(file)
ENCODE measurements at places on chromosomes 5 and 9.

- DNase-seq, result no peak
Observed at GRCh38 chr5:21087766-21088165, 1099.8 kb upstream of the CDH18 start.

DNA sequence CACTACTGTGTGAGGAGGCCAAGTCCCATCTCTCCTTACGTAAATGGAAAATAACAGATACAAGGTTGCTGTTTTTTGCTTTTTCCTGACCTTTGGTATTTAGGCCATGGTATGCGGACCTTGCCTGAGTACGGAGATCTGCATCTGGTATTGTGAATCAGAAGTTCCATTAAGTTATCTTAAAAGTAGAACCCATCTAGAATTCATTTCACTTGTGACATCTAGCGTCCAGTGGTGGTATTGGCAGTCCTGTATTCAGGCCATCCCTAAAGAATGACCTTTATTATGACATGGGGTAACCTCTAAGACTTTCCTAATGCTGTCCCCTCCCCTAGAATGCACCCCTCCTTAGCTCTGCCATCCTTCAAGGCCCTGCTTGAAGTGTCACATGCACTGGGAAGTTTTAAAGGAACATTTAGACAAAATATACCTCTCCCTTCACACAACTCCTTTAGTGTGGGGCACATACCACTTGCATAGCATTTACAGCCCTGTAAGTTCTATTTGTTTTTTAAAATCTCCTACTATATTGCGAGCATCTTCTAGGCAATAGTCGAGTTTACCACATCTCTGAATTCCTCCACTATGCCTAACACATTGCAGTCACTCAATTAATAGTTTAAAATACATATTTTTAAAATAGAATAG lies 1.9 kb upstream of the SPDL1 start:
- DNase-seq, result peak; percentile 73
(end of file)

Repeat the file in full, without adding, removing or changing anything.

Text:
ENCODE measurements at places on chromosomes 5 and 9.

- DNase-seq, result no peak
Observed at GRCh38 chr5:21087766-21088165, 1099.8 kb upstream of the CDH18 start.

DNA sequence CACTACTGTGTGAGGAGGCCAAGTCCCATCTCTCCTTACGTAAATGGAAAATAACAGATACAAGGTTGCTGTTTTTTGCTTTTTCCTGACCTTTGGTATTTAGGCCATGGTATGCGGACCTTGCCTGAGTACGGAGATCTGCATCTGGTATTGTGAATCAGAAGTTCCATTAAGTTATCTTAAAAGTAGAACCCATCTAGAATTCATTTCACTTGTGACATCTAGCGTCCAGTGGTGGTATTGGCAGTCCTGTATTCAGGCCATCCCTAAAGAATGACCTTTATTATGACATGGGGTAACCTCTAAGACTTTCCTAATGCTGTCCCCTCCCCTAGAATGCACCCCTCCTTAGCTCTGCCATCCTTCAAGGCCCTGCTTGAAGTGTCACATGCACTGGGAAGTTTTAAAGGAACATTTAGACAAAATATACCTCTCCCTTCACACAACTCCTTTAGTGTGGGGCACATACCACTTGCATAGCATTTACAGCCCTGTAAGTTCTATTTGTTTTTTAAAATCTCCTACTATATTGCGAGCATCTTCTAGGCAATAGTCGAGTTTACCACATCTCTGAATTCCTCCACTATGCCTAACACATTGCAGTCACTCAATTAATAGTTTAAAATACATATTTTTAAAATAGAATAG lies 1.9 kb upstream of the SPDL1 start:
- DNase-seq, result peak; percentile 73